I, Too, Am America is a poem written by Langston Hughes. During the late 19th and early 20th centuries, many former African American slaves were hired to work on the railroads as porters on the sleeping cars. This poem can teach children to acknowledge and honor the courage and worth of the Pullman porters (a group not typically discussed in elementary school) as they face racism and poor working conditions. The words and images in this book sweep the reader from a train to a cotton field in the old South, to a modern city. The last page shows the determination of African Americans for a better future. The author state, "I, too, am America.' The moving image shows a boy peering through the American flag into the future. The poem itself is short, but the message is extremely powerful. I think it would spark a rich discussion about human rights and respect for diversity.… (more)
LibraryThing member rachelmuegge
Beautifully illustrated. The pictures are full of meaning. This book has few words but sends a strong message of equality and strength.
LibraryThing member Ms.Kunz
The art in this book is truly marvelous and would be a great one to use to illustrate the concept of symbolism. Love the way the boy on the cover is peering through the stripes of the flag like he's looking through slats of a window blind.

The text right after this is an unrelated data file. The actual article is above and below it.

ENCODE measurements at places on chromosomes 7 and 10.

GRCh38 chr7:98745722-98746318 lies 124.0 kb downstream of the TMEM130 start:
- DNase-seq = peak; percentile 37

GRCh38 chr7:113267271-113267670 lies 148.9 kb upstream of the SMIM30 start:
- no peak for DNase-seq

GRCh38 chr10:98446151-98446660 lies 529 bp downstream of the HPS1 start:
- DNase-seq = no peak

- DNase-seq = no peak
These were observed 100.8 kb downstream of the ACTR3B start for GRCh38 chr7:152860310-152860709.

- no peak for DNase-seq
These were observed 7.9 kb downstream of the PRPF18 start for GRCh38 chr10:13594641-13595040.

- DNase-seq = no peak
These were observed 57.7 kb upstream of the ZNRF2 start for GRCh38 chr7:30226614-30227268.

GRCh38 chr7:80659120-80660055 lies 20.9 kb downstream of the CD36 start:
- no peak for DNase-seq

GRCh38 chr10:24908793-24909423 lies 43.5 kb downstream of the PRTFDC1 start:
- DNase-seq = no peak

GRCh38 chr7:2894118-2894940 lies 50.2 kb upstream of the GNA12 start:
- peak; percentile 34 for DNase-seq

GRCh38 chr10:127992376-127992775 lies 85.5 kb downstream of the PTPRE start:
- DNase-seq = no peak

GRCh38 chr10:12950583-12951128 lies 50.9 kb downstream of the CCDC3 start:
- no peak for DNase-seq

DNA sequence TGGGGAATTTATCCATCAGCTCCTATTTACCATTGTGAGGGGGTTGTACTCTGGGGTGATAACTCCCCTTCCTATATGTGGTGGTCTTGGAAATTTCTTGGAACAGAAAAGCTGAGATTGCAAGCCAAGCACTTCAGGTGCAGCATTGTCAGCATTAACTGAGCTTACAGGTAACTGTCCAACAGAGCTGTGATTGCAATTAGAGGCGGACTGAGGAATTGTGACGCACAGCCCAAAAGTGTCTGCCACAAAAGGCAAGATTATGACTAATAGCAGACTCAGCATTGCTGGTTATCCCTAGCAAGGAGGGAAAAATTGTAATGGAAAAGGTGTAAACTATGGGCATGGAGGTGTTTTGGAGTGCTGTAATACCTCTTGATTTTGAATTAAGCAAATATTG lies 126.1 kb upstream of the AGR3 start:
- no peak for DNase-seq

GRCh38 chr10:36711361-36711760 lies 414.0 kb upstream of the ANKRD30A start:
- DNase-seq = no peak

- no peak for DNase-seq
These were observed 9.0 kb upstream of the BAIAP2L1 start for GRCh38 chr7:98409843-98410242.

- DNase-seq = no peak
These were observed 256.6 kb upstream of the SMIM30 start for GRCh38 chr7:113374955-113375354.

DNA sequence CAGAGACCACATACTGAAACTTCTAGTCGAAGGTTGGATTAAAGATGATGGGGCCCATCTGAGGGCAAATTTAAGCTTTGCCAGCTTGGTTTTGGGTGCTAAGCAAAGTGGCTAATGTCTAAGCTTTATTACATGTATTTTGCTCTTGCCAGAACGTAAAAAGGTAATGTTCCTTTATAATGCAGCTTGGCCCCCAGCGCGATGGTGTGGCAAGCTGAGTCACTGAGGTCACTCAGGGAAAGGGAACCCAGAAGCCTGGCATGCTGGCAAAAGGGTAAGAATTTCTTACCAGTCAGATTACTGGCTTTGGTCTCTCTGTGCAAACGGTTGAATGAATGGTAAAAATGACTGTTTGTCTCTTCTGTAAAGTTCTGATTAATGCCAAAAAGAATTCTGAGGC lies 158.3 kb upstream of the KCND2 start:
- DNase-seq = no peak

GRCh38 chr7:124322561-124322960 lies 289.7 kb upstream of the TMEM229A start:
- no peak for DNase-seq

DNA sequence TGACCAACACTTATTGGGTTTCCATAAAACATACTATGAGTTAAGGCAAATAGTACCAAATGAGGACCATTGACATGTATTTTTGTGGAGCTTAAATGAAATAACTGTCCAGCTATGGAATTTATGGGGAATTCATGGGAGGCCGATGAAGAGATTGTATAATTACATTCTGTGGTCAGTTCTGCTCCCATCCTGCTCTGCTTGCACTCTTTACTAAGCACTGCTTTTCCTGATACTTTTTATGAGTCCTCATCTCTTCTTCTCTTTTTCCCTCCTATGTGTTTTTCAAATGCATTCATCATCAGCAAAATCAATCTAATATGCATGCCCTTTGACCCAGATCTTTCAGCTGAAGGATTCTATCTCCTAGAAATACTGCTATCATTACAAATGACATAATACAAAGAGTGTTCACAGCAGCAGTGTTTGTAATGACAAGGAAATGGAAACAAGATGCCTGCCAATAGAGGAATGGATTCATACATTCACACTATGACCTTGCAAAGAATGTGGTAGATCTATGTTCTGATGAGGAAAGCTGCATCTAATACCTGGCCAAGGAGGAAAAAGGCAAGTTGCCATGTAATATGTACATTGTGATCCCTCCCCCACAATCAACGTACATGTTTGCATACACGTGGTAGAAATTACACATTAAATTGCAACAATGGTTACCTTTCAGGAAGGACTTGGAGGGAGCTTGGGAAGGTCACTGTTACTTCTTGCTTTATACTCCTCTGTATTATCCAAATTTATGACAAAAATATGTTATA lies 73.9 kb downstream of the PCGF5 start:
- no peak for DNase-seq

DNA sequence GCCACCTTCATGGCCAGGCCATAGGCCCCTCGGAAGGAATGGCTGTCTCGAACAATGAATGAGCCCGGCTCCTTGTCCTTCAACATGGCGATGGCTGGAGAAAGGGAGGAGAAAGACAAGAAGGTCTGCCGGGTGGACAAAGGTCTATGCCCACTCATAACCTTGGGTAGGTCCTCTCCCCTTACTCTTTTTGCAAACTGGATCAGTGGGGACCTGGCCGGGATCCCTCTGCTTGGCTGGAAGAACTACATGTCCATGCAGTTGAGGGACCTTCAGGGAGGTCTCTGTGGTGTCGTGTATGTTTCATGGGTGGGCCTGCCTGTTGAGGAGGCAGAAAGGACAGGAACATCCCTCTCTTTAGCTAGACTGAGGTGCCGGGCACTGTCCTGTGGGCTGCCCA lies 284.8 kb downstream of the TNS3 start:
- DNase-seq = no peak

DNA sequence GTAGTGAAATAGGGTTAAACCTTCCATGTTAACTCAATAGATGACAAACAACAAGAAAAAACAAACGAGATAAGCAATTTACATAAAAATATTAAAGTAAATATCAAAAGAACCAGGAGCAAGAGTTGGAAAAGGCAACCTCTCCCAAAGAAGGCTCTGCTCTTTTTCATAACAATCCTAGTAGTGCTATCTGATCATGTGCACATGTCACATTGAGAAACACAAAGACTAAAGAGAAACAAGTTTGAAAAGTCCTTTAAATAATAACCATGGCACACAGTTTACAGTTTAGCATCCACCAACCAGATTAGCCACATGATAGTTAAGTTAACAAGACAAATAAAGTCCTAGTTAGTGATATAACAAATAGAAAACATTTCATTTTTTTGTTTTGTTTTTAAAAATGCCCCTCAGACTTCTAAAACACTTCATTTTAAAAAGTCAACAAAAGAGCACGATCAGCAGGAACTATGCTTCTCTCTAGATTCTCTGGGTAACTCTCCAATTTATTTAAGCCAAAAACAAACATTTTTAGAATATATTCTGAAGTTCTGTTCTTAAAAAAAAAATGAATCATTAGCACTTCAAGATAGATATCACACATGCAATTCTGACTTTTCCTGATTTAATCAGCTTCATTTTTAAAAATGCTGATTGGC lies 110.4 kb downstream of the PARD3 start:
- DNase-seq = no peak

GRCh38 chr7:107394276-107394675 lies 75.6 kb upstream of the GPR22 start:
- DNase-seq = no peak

LibraryThing member Abdullah9000
These poems are about multiculturalism, and about getting away from the idea that there is just one type of American.
LibraryThing member gmustain
Langston Hughes' poem i, Too, Am America has been transformed into a beautiful picture book for many to read. I think that this interpretation of the famous poem helps bring it to a wider audience than it normally would. This powerful poem is presented beautifully in this book with wonderful illustrations that accompany the prose. I studied Langston Hughes during my undergraduate studies and I had never known about his poem being transformed into this book. I think that it is such a great idea to use for young readers.… (more)